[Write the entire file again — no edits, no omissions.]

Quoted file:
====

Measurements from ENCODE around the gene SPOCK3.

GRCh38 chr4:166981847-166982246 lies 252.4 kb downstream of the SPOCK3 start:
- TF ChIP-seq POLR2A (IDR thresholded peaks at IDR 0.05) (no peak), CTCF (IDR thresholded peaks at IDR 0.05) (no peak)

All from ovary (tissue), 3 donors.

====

Measurements from ENCODE around the gene SPOCK3.

GRCh38 chr4:166981847-166982246 lies 252.4 kb downstream of the SPOCK3 start:
- TF ChIP-seq POLR2A (IDR thresholded peaks at IDR 0.05) (no peak), CTCF (IDR thresholded peaks at IDR 0.05) (no peak)

All from ovary (tissue), 3 donors.